Lenny Henry: How to make TV less white | Comedian delivers Bafta TV lecture

Lenny Henry: How to make TV less white

Comedian delivers Bafta TV lecture

Lenny Henry has unveiled a blueprint for how to increase the number of ethnic minorities on TV comedy and drama shows.

The comedian turned dramatic actor says the BBC should adopt a similar scheme to the one that successfully increased production outside London by ring-fencing money for black and Asian shows.

He said he was compelled to act following a black talent drain from Britain to the US, with actors such as Chiwetel Ejiofor, David Harewood, David Oyelowo and Idris Elba all having to go to Hollywood to find roles they would not get in Britain.

Henry added that their mainstream US success gave a lie to the traditional argument that black actors ‘don’t have the marquee appeal or star power to drive series’.

Delivering this year’s Bafta television lecture in London tonight, Henry said the well-intentioned training schemes set up by broadcasters to address the issue had failed to attract more diverse talent at the ground level; and that ethnic minorities were still invisible at the top.

During his speech, titled I Have A Dream Screen, he showed photographs of all the key players in TV commissioning – all of whom were white.

And while the number of people employed across the creative media industries has grown by more than 4,000 in the last four years, the number of black, Asian and minority ethnic people (BAME) working in the field fell by 2,000.

‘That means for every black or Asian person who lost a job, two white people were employed,’ Henry said. ‘For every one step forward, we take two steps back. It’s like John Sergeant on Strictly Come Dancing... except he had a job at the end of it.

‘I’ve been very blessed in my career, but I’m speaking for those 2,000 people.’

The figures means that since 2009, the representation of minorities has fallen from 6.7 per cent to 5.4 per cent of the total workforce. That compares badly to the UK’s overall working population, which is 9 per cent BAME, rising to 29 per cent in London.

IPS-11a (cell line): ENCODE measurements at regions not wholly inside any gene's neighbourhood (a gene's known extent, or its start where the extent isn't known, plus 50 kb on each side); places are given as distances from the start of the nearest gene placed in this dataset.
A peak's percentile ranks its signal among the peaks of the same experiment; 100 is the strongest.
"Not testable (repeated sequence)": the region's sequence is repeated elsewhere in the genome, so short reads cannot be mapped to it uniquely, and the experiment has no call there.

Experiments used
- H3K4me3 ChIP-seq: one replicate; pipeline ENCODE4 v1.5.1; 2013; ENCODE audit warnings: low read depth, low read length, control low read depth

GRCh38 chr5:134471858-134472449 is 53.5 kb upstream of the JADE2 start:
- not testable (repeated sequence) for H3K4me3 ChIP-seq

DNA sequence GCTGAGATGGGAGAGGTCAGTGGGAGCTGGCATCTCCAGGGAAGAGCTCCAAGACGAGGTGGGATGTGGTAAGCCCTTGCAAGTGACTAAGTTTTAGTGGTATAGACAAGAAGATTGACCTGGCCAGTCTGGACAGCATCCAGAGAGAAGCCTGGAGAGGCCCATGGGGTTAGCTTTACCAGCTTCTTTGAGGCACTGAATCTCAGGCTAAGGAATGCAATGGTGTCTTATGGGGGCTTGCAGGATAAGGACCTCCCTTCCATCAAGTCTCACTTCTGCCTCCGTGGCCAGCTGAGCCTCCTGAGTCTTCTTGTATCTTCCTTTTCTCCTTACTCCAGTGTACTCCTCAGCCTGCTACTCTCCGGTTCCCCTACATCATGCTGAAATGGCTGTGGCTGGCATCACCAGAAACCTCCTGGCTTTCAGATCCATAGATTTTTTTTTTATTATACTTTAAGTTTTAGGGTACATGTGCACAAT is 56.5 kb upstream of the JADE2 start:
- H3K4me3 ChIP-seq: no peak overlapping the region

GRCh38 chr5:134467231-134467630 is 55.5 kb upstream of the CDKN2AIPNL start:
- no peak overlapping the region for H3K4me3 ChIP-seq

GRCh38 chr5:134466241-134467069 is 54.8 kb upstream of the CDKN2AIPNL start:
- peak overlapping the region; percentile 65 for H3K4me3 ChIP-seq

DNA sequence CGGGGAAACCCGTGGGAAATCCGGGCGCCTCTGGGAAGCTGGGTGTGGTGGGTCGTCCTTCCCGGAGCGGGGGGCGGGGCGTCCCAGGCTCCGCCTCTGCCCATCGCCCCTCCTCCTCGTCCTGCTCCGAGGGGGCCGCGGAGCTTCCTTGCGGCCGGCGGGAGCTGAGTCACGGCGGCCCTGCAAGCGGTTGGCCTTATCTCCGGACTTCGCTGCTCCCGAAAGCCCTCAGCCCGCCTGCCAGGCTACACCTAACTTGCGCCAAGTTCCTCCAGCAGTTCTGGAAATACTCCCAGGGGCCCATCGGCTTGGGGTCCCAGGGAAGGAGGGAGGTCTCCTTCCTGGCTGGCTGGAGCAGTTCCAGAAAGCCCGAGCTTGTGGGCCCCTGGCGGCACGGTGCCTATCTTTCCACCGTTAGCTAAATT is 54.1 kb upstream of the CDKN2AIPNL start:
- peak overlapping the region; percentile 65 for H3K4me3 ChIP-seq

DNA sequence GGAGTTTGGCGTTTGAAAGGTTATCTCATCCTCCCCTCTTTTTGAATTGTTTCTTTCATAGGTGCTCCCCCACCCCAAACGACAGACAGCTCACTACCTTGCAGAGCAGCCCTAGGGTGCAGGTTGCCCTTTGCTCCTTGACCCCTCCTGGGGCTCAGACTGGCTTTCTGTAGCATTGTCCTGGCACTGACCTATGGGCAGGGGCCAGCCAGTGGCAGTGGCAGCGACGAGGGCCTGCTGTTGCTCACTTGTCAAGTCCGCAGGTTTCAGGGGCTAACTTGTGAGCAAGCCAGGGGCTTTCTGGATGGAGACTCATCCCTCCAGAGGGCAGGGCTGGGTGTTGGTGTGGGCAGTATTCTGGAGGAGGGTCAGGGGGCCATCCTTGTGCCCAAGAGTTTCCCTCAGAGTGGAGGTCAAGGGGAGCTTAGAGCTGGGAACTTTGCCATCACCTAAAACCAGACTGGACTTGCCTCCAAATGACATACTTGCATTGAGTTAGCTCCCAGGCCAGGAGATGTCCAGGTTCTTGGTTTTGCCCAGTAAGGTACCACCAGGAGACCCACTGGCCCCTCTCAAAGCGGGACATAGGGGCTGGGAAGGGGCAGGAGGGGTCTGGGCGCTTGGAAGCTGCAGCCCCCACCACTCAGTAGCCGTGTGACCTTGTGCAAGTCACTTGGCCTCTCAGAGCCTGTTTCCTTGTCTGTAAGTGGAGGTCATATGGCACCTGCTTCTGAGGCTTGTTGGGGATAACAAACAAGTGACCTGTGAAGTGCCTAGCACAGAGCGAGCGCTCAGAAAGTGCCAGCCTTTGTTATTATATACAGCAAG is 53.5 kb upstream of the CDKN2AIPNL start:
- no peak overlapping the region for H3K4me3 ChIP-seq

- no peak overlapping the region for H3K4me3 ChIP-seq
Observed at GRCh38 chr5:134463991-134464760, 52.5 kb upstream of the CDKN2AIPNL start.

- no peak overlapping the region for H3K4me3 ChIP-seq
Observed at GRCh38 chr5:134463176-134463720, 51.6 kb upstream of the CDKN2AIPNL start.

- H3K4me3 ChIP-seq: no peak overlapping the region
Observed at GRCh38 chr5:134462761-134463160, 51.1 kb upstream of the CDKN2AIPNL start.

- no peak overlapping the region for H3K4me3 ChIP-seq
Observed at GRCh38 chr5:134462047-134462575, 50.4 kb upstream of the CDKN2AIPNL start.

To tackle the issue, Henry has worked with other campaigners and TV industry insiders to draw up a proposal which he is putting to BBC director-general Tony Hall tomorrow, and will subsequently discuss with regulator Ofcom.

He said the solution would be for broadcasters to employ commissioners with ‘intimate knowledge of BAME productions’ as well as ensure that a certain proportion of its production budget was earmarked for BAME shows (‘because people don’t like quotas’); which he defined as fulfilling two of the three criteria

• At least 50 per cent of the offscreen talent by cost be BAME

• At least 30 per cent of senior executive personnel must be BAME

• At least 50 per cent of the on-screen talent by cost be BAME.

‘Once you link diversity to money, things start popping,’ he said.

He added that his campaign would focus on ‘high-end drama and comedy, where there’s a paucity’ of BAME talent, and said he was hopeful of success because in Culture Minister Ed Vaisey – who was at the event – ‘there is someone in government pushing for change’.

‘The door is slightly more open than it used to be,’ he added.

Published: 17 Mar 2014

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